Put simply, Arsenal Women are the most successful team in English football history. Their 50 honours, including the sole European trophy won by an English side and the famous 2006-07 season where Arsenal won all the competitions available to them put them at the heart of the story of women’s football in England.
Arsenal Ladies (as it was founded) began as a club in 1987 under the management of Vic Akers, the kit man for the men’s side. Within five years, the Gunners had managed to win their first trophy, the Women’s League Cup in 1992, and got promoted to the top division in the same season. It only took them a season to add to the trophy cabinet, winning the Premier League in their first season in the division.
Despite winning another 17 trophies over the next decade, Arsenal Ladies only became a semi-professional club, allowing players to train more together and better manage their time between football and other work, from 2002. This was two years later than Fulham Ladies FC who went fully professional in 2000 and made their decision count with their sole league title in 2003. Fulham reverted to being semi-professional after their title victory and this allowed Arsenal to return to the dominant side they had become, winning the next seven league titles and in six of those, Arsenal went the season unbeaten. During this period, Arsenal Ladies moved permanently to Meadow Park, sharing the ground with Borehamwood FC, giving the club a place to call home for the first time.
The most famous and celebrated season in Arsenal Ladies’ history was undoubtedly the 2006-07 campaign. Arsenal Ladies won a historic major trophy quadruple, winning the League, FA Cup, League Cup and Uefa Women’s Cup (the precursor to the UWCL), the only team in women’s history to do so, as well as the Community Shield and the London Women’s Cup. Incredibly, the Ladies won all their matches in the league season and only twice did not win all season, in the UEFA Cup semi-final first away leg and most famously at home in the second leg of their final against Umea, having brought back a 1-0 lead thanks to an Alex Scott 91st minute winner.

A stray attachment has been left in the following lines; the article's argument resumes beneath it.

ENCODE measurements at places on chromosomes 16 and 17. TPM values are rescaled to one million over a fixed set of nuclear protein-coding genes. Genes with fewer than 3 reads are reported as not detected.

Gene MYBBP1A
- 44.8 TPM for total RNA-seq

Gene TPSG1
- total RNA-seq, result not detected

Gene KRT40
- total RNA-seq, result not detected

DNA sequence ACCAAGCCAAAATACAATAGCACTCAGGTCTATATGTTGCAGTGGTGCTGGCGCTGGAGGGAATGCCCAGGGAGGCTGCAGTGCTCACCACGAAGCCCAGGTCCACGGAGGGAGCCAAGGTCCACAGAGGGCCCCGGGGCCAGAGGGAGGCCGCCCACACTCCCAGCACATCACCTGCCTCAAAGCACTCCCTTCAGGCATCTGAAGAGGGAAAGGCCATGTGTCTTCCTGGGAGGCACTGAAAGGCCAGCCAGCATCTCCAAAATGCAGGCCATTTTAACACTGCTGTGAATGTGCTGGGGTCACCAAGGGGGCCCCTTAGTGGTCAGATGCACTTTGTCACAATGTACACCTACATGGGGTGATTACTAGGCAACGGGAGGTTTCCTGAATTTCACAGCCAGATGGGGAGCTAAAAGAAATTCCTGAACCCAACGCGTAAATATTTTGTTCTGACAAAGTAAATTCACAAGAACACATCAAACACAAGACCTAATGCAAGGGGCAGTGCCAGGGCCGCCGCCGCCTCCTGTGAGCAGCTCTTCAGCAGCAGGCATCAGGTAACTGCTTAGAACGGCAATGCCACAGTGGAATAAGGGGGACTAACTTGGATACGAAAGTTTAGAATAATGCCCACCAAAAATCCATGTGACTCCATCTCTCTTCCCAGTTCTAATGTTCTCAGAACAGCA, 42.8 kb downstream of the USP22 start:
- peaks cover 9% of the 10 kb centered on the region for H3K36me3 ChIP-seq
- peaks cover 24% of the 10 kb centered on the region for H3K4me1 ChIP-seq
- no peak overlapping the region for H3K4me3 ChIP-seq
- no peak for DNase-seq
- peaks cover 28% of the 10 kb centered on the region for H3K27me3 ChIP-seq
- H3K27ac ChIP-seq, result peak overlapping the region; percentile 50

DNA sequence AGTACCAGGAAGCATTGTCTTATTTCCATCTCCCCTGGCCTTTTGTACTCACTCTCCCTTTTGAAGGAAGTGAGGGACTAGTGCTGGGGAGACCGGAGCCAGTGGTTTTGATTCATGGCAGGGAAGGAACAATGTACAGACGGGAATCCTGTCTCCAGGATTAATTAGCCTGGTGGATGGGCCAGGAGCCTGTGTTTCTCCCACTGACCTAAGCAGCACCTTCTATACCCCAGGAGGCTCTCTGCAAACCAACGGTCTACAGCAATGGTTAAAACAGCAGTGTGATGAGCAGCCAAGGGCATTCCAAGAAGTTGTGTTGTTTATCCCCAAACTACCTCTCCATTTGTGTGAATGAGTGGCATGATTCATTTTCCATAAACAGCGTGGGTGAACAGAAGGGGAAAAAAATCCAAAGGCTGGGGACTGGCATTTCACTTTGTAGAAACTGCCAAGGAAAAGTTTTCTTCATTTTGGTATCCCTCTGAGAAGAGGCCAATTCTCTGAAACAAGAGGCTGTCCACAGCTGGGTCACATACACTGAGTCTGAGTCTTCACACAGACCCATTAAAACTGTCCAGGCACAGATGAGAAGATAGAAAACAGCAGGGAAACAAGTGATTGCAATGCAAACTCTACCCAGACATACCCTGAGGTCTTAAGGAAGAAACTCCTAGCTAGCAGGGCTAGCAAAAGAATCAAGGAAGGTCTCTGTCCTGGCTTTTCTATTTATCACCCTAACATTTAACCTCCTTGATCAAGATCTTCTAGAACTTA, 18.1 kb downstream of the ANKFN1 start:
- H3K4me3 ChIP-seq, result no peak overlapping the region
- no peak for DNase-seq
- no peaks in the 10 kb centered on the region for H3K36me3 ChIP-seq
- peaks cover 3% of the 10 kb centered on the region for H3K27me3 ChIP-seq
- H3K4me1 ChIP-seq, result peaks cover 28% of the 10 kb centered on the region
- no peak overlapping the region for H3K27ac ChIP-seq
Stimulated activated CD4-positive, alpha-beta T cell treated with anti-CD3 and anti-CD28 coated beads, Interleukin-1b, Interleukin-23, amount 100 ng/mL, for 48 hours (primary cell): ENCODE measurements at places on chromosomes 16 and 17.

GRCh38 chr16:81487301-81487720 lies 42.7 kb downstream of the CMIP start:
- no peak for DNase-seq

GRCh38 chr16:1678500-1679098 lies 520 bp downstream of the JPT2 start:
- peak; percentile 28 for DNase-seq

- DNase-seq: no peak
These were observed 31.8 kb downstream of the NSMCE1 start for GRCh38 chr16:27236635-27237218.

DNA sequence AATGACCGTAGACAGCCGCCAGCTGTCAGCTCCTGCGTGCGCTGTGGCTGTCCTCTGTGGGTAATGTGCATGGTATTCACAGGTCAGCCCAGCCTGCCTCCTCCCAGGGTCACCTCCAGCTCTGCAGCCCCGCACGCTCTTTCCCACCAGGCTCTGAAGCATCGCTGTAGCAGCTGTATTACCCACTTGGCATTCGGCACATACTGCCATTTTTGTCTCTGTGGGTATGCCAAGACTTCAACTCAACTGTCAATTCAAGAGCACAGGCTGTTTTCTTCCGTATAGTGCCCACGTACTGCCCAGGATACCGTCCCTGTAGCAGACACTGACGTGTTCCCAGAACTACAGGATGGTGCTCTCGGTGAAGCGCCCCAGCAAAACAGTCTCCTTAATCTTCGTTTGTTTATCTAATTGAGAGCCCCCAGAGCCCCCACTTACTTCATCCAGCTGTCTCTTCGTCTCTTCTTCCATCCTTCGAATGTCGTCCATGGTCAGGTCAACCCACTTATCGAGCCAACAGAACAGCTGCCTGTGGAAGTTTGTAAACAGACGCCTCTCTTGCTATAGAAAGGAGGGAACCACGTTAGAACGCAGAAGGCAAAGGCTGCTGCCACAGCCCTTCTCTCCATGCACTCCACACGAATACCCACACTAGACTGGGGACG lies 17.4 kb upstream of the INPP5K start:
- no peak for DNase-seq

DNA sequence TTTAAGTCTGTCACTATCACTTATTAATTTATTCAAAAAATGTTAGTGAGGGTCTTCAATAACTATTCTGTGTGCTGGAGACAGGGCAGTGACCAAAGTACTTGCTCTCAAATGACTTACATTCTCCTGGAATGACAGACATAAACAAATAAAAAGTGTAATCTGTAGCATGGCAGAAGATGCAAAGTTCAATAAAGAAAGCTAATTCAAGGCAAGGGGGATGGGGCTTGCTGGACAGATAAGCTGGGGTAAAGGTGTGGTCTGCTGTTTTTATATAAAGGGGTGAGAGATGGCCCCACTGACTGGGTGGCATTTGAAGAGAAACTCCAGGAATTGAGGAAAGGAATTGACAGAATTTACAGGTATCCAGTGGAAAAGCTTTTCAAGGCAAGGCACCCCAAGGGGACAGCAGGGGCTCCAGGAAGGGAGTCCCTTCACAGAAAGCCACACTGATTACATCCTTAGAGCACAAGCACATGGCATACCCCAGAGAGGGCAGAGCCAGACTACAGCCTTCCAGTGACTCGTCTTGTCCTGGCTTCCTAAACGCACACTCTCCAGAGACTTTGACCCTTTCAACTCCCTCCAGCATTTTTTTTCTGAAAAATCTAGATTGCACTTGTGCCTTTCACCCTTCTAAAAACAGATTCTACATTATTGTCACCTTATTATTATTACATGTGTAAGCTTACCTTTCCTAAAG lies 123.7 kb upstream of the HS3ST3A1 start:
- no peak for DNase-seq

After 22 years at the club, Vic Akers stepped down with 37 trophies won, an 108 league match unbeaten streak broken in his final months at Meadow Park and a revolutionised club, building an academy system for girls, attracting top players from around the UK and Ireland and, perhaps more importantly, keeping players at Arsenal when more attractive options in the US and elsewhere presented themselves.
The next two years were some of the most challenging of Arsenal’s history, leading to consequences that were not overcome fully until almost a decade later. After Vic Akers’ departure, his assistant Tony Gervaise took over, but he lasted less than a season until the reserve team manager Laura Harvey took over to become the first woman to manage the team. Arsenal Ladies continued to bring success on the pitch, winning three league titles under Harvey, including the first two titles in the reformatted Women’s Super League. Shelley Kerr took over from Laura Harvey in 2013 after a poor start to the season but the on-field performances were mainly due to backroom issues. Other English clubs began to overtake Arsenal behind the scenes, with increased investment from their men’s clubs, stadium moves and sponsorship deals, Liverpool, Chelsea and Manchester City began to run away with the league and Arsenal only won three FA Cups and no league titles from 2012-2018.
Pedro Martinez Losa was brought in to manage the club in 2014 and started to rebuild a project that has brought Arsenal back to the top of the women’s game. Despite not winning the league, Losa developed the squad, bringing in lots of young and talented foreign players such as Danielle van de Donk and Vivienne Miedema and mixing them in with young English stars like Leah Williamson who grew up at Arsenal and Beth Mead from Sunderland. After three years, he was replaced by current manager, Joe Montemurro, a 50-year-old Australian who had previously won the W-League with Melbourne City FC.
In 2017, Arsenal Ladies became Arsenal Women Football Club, a move designed to bring the club into the modern day and bring it even closer to the men’s side. After two seasons at Arsenal Women, Montemurro brought their first league title in seven years in the 2018-19 season and a return to the UWCL for the current season.
Arsenal Women have also played a pivotal role in England’s development over the years, with four of the top five most capped England players, the last three captains and their top goalscorer Kelly Smith all played for Arsenal.
On and off the pitch, Arsenal Women have led the way in English football and with the current crop of players, Arsenal fans could be looking forward to another period of supremacy in England and across Europe.
|1. Manuela Zinsberger||3. Emma Mitchell (On Loan at Tottenham)||7. Daniëlle van de Donk||2. Katrine Veja|
|18. Pauline Peyraud-Magnin||5. Jennifer Beattie||8. Jordan Nobbs||9. Danielle Carter|
|6. Leah Williamson||10. Kim Little||11. Vivianne Miedema|
|16. Louise Quinn||13. Lia Wälti||15. Katie McCabe|
|20. Leonie Maier||14. Jill Roord||17. Lisa Evans|
|22. Viktoria Schnaderbeck||23. Beth Mead|